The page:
Architects about facades

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Nicole Climanova

The Pantone Institute named the color of the coming year. Usually the color was chosen from the existing palette, this year the employees created a new one.

The color of the year 2022 was named PANTONE 17-3938 Very Peri.

According to Laurie Pressman, vice president of the Pantone Color Institute, "the color of the year reflects what's happening in our global culture," so in a wave of coming out of isolation and at the same time pushing the boundaries of the virtual world, the experts created a new color that combines the "constancy" of blue with the "energy and excitement" of red.

It is kind of new, but you can notice a certain cyclicity in the choice of tone, 4 years ago in 2018 the color of the year was Ultra Violet, and in 2014 - Radiant Orchid.

In architecture, this color is applicable to futuristic forms as a backlighting.

Helix Bridge / Cox Architecture with Architects 61
Helix Bridge / Cox Architecture with Architects 61
Tori Tori Restaurant / Rojkind Arquitectos + ESRAWE Studio
Mathematics: The Winton Gallery / Zaha Hadid Architects
Welcome Gallery / Thomas Roszak Architecture

For me the color Very Peri is softer, more lyrical, more dreamy. It's the reflected light of a sunset in the trim. Hues of lavender, delicate violet, and a peek of pink undertones look particularly effective on white facades and on houses finished in dark steel.

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Maria Krasnova

What is majolica anyway?

In a broad sense, the term is used for all glazed ceramics. Going deeper, a true majolica should be glazed twice. First the first, the background layer for the pattern, and then the transparent glaze on top and baked at high temperature. The implication is that the tiles are patterned, but it can also be a full fill of one color.

I often use majolica mosaics in projects I work on.

Majolica has an uneven surface, so it casts light in different directions, catching my eye. And so it's great to use it as accents on the facade, for this a small amount will be enough.

What areas can be accentuated on a facade?

  • — entrances
  • — window frames
  • — individual panels
  • — cornice
  • — flights of stairs
  • — column inserts

Majolica combines well with matte materials - wood, plaster, brick.

Important! Since with such materials it has a great contrast of texture, the color contrast must be low, it is good if majolica combines the shades of other materials of facade finishing.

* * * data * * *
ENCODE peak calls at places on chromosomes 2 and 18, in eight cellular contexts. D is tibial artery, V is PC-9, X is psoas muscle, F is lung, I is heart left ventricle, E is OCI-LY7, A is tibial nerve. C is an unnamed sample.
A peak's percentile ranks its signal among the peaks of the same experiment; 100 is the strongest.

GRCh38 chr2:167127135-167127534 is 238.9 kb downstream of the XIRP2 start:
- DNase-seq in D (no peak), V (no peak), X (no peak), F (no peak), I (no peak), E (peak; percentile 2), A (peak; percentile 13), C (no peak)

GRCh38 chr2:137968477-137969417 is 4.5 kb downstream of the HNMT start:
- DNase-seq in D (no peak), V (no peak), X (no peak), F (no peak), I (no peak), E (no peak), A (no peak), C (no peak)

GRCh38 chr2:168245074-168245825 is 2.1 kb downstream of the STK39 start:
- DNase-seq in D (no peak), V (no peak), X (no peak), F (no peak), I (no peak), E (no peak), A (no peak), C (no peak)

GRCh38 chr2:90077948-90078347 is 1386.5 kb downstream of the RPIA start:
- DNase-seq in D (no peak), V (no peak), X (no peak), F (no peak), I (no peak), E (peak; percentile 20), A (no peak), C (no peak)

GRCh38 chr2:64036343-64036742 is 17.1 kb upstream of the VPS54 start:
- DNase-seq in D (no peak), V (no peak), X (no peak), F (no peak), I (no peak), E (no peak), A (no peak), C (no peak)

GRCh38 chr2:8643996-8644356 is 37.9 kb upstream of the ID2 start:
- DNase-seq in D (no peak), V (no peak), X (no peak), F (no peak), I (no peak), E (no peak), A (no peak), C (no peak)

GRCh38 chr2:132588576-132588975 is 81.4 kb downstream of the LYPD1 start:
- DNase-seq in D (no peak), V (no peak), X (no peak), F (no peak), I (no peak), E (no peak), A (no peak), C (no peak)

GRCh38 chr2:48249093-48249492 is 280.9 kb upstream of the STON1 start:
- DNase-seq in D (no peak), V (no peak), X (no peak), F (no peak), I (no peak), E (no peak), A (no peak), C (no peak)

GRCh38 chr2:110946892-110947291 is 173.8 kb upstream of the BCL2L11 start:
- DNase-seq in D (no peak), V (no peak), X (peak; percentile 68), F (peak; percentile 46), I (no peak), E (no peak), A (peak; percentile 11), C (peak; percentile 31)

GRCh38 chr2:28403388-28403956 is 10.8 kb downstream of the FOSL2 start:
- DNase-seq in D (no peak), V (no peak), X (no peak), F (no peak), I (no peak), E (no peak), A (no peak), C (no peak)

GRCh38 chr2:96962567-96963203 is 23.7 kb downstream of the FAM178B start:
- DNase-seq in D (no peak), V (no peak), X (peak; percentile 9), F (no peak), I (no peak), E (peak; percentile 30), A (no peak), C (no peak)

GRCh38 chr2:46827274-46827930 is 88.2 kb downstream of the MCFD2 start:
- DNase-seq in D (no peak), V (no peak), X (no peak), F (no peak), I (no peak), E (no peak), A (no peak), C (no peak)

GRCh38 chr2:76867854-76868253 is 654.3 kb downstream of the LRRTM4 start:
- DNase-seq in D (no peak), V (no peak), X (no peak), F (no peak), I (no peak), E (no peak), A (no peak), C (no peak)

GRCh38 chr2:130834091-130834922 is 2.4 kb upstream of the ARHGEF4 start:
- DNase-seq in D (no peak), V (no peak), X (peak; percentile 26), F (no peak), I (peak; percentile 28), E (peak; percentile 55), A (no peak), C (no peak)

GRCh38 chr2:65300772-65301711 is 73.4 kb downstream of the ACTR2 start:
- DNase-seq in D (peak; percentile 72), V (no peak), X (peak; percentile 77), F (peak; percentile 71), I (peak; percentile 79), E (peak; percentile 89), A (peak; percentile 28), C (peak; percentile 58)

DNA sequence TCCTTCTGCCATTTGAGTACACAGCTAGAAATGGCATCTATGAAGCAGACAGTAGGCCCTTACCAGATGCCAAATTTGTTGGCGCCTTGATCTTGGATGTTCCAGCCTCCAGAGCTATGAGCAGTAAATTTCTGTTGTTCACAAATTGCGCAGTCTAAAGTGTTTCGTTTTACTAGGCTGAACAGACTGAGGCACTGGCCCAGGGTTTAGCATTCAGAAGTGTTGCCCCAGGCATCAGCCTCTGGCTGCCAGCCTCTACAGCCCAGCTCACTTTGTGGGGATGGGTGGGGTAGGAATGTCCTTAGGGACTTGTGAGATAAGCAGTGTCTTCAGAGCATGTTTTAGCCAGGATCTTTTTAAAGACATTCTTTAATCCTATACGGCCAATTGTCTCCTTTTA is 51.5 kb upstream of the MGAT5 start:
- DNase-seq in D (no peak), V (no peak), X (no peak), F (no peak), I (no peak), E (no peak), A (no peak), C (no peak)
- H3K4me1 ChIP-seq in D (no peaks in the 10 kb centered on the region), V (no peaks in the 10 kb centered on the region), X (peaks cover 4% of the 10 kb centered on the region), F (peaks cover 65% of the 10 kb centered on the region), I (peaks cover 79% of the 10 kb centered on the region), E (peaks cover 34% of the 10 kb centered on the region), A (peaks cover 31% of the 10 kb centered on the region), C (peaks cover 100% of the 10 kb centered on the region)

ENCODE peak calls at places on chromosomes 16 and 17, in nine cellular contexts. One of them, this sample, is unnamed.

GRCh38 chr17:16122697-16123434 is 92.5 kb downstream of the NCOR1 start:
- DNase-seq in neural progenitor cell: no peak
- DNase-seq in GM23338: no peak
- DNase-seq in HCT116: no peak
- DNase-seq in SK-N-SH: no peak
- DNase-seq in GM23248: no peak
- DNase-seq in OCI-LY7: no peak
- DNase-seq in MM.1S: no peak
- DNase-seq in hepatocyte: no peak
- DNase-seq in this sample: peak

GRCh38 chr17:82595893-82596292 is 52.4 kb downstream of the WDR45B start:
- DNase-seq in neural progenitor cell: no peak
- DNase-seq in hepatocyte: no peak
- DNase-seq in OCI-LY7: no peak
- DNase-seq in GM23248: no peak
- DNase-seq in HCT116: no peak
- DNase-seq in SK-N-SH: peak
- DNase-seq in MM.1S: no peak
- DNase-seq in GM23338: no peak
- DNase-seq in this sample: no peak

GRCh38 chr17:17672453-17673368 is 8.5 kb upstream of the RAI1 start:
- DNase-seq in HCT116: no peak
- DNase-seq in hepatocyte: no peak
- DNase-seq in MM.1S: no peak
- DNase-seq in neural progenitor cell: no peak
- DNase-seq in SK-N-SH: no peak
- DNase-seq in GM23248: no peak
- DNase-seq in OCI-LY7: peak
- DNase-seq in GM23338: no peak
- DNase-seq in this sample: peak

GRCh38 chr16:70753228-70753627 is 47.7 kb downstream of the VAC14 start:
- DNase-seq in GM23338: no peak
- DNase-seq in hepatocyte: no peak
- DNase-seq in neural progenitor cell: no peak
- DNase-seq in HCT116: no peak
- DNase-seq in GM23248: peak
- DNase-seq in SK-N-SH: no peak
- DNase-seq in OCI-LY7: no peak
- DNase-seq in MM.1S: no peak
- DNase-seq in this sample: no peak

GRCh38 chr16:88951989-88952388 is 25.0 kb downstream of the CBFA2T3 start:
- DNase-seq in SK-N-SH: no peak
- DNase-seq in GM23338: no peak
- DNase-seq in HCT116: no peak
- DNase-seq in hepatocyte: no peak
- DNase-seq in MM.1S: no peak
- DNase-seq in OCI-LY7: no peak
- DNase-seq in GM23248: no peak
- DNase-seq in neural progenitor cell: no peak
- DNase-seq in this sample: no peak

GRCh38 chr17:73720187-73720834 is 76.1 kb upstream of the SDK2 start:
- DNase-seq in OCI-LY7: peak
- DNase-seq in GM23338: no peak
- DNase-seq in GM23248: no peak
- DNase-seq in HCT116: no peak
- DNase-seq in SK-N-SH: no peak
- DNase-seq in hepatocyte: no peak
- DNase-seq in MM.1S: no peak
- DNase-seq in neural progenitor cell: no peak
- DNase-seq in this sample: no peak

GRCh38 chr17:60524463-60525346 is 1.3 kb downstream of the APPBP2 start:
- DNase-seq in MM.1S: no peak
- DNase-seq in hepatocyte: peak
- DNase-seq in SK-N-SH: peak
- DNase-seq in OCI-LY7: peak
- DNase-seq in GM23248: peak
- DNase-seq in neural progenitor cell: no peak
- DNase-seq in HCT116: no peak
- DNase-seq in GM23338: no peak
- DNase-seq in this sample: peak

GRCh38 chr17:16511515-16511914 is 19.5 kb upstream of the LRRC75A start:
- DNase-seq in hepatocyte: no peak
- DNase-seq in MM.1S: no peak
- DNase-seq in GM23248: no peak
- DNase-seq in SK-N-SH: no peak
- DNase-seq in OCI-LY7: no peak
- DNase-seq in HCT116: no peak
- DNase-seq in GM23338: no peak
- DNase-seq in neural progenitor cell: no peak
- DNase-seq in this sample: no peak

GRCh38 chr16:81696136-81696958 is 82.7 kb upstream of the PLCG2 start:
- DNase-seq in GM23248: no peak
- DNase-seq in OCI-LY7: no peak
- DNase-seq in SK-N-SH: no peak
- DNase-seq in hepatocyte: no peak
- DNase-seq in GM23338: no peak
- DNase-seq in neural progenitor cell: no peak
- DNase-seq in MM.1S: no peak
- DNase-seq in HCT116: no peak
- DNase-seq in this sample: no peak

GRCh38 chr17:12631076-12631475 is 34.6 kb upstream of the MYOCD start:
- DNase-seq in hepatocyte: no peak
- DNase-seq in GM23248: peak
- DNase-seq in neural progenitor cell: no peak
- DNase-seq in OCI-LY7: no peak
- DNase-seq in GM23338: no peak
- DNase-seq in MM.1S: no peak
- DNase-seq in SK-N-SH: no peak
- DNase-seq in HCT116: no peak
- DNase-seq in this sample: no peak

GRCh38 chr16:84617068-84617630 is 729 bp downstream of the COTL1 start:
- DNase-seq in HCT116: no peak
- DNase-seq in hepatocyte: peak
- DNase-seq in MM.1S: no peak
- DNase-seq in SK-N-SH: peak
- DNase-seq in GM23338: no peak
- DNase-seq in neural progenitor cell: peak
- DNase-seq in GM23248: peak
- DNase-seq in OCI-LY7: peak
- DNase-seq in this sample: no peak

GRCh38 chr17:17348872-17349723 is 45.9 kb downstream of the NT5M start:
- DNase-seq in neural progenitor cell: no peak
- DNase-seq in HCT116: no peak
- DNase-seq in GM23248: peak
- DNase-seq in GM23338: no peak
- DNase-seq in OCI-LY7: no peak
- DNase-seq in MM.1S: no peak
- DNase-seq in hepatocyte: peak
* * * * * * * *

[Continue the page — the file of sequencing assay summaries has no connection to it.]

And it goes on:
It is also necessary to remember about the proportions. More does not always mean better. A good example is the main accent piece above the entryway and the supporting elements above the windows. Or an interstory belt and a panel that crowns the main gable..

Oxana Vatavu

The classic look of the house is relevant at all times, no matter how modern houses with flat roofs try to take the lead. Today I will take apart a recent French château-inspired project I worked on and talk about the techniques I used during the design of the façade.

The first thing to look for is symmetry, one of the main characteristics of a classical heritage. The expressive central risalite with a wide staircase of the main entrance, framed with balusters, immediately sets a solemn tone.

The decor is simultaneously plentiful, but it does not sting the eye, thanks to the fact that it is in a single pastel palette, the contrast of the transition is smoothed as much as possible.

By decor I mean not only window frames or pilasters. The first floor is completely rusticated, and above the openings there are arcs of rustication and volumetric elements, like keystones.

At the corners of the second floor are corner bosses, in support of the first floor rustication.

Going up, I added framing to the dormer windows with semi-circular tympanas, balancing the large number of corners, and graceful brackets on the pilasters.

But since everything is basically the same color, you need different materials to make the façade not look boring.

The ground floor, which is more visible and interacts more with people, is more expensive with natural stone; the second floor is separated by a belt and plastered, and the risalita above the entrance portal is tiled.

Alex Vatavu

The house, by Indian Architects, which I particularly liked. How well they managed to combine modern architecture and pleasing patterns! Two years ago I wrote a post about an ethno-trend that seems to be emerging. This house is a fitting illustration.

A lot of vernacular humanized design has been lost and replaced by a unified international approach, where any pattern or pleasing excess is perceived as a crime against the idea of rationality. And of course this approach excluded "old," "naïve" art as a relic, and ethnic design seemed to threaten the globalist project.

I'm all for finding a balance. You don't have to throw the baby out with the water. Corbusier is good, but this radical lacks softness. A house is not only a machine for living, but also a place of aesthetic experience. The house should be pleasant for the child and the old lady, not just the man in the suit. A home should remind us who we are, where we come from, and where we are going.

It's interesting to be in good-quality "historic" buildings. When you get from the context of the decades in which my Soviet rational house is built into the context of the centuries, it's a different scale, a different perspective.

Ethnic style speaks to me on an even more general level - the level of millennia of human history. That's why it's so interesting to be in Indonesian villages. Traditional arts and crafts are alive there while building modern homes to please tourists. This unification gives birth to surprisingly comfortable and beautiful spaces.

Native patterns, carvings, weaving, give such nice filler.

Here are some details in the arch review on this house:

Oxana Vatavu

The choice of tones for the façade design depends on the customer's taste preferences. Both can look equally interesting and stylish.